Commentary By Rev. Pervis Hall
Years ago, Dr. Martin Luther King, Jr. raised the question “Where Do We Go from Here: Chaos or Community?” Against a backdrop of the recent social unrest post the killing of George Perry Floyd; we still find ourselves living a similar experience as that of Dr. King, grappling with some of the same issues and wrestling with the same thought: Where do we go from here a half-century later?
The irony of our experience today is that we have a president that seems to be set to divide our country. Back in 2017, Donald Trump (whose administration threatens to dismantle all the progress made by those who champion civil rights for all) after taking office gifted Pope Francis a Dr. King book set, which included a copy of “Where Do We Go from Here: Chaos or Community?” I wish he would have read it before gifting it because if he had, he would have learned that the social tensions that are prevalent in the protests around the country are the results of a failure to pursue justice for all. He would have learned that his “perceived riots” will continue regardless of his disapproval and/or repressive actions.
In effort to address Dr. King’s question in this cultural climate, I believe it is imperative that we recognize our worth as not only as sons and daughters of Africa. This is not to negate or invalidate our worth as children of God, but it is my opinion that to truly understand the value that God has attributed to us, we must marry it to the cultural heritage in which God purposefully caused us to be born into. And this is no easy task, for one whose historical-cultural context has been redefined by a Constitution that declared them 60% of a person in a land they helped build with 100% of free labor.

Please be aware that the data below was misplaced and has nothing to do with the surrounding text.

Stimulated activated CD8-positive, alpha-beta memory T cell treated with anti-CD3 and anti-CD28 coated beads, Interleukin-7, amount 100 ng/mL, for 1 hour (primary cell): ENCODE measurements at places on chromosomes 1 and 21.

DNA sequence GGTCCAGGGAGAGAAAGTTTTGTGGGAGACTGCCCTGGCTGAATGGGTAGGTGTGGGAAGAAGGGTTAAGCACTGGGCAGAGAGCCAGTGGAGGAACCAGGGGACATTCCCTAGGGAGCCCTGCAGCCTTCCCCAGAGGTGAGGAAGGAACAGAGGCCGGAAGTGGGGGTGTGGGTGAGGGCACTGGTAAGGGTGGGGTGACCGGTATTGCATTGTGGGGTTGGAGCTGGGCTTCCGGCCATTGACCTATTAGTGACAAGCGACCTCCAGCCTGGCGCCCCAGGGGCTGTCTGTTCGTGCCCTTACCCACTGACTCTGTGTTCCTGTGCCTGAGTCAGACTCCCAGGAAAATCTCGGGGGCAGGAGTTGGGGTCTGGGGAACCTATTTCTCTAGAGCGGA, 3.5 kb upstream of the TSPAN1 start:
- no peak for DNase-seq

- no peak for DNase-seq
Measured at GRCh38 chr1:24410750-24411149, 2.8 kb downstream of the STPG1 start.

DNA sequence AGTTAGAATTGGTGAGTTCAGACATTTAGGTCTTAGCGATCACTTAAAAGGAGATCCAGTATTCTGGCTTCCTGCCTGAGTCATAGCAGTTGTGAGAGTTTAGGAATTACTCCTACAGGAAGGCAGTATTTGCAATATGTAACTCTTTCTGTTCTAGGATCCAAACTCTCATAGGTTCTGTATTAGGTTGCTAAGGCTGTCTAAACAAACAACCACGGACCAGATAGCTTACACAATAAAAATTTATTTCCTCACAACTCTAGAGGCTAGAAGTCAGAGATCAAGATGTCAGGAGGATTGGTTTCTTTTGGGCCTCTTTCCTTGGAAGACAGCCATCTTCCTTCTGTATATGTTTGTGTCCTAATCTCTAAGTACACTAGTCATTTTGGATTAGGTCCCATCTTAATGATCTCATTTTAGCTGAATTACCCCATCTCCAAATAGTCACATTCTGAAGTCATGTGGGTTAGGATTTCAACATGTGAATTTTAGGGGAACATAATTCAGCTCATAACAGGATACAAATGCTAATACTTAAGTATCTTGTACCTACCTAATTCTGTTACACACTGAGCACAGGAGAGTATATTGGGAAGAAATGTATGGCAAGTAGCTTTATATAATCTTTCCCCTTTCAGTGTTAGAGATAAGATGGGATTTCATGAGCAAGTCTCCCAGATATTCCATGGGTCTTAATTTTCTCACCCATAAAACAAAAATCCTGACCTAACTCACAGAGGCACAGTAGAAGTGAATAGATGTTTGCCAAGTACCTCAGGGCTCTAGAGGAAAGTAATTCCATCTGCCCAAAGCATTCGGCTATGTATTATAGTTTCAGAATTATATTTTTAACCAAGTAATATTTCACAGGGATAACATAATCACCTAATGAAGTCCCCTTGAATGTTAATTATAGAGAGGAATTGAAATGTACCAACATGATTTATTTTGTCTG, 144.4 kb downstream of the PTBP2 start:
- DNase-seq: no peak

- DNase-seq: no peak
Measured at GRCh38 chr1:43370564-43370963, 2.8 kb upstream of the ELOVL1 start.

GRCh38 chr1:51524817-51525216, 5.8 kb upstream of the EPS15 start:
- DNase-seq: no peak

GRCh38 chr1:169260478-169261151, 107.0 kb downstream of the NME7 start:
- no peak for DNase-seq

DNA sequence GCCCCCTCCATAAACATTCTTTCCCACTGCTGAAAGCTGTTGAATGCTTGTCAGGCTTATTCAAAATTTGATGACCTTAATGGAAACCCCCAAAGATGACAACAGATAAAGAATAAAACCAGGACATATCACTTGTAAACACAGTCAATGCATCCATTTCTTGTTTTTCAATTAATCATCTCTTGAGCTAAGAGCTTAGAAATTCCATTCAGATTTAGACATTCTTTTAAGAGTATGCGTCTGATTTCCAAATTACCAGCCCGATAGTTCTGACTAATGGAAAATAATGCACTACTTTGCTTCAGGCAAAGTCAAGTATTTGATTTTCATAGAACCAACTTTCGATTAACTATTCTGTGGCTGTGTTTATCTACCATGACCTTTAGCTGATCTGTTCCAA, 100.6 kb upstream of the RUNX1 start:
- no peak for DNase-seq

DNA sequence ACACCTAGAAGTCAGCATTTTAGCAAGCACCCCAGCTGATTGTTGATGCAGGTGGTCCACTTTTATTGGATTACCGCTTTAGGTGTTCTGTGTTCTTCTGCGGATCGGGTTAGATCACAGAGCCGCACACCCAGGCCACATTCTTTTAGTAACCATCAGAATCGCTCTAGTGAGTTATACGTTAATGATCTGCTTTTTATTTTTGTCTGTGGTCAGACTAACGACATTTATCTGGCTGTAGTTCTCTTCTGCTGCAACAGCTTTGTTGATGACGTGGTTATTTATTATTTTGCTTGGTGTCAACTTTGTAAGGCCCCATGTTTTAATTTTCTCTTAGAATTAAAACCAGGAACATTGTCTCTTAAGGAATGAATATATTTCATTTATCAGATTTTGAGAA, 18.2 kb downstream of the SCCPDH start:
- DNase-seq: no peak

So, where do we go from here? We must first individually reclaim our value mentally, assert our dignity personally, affording us the ability to stand collectively with an irrefutable sense of worth. When we do this, we will be able to offset our own cultural homicide and rise like the fireweed that only blossoms after being severely burned.
The next challenge is to figure out how best to pool and organize our strengths to take advantage of our collective power and disrupt the status quo. Ossie Davis (when speaking about the negative synonyms associated with the word black) once suggested that the entire English language be reconstructed, so that teachers wouldn’t be forced to teach the Negro child sixty ways to despise himself, and thereby perpetuate his false sense of inferiority, and the white child 134 ways to adore himself, and thereby perpetuate his false sense of superiority. I echo the sentiments of Davis, because I believe that as we seek to move the needle of social change forward, we must begin the conversation by asking for things that almost seem insane. We must start by addressing the idea of completely restructuring the society we call America, giving all persons an equal share of the pie of prosperity.
Let me close by saying, Nicodemus (John Ch. 3) came to Jesus at night and asked Him; how can I be reborn when I am old? Nicodemus was well respected in his community with a lot of influence. But Nicodemus (well-respected as he was) understood that something was not right within himself but was too embarrassed to talk openly about his discomfort; so, he came to Jesus at night to get some insight into how to remake himself.
Well, America is a lot like Nicodemus, she knows something is not right within her. And as she looks around, she can see it getting darker and darker as social unrest and tensions begin to boil at a more rapid pace, but the question remains not only for us but for her too…. Where will America go from here? Will she seek to be remade? Or will she continue to live in her discomfort?
Where do we go from here? We’ve got to help America realize that it’s time for an Extreme MakeOver!!!
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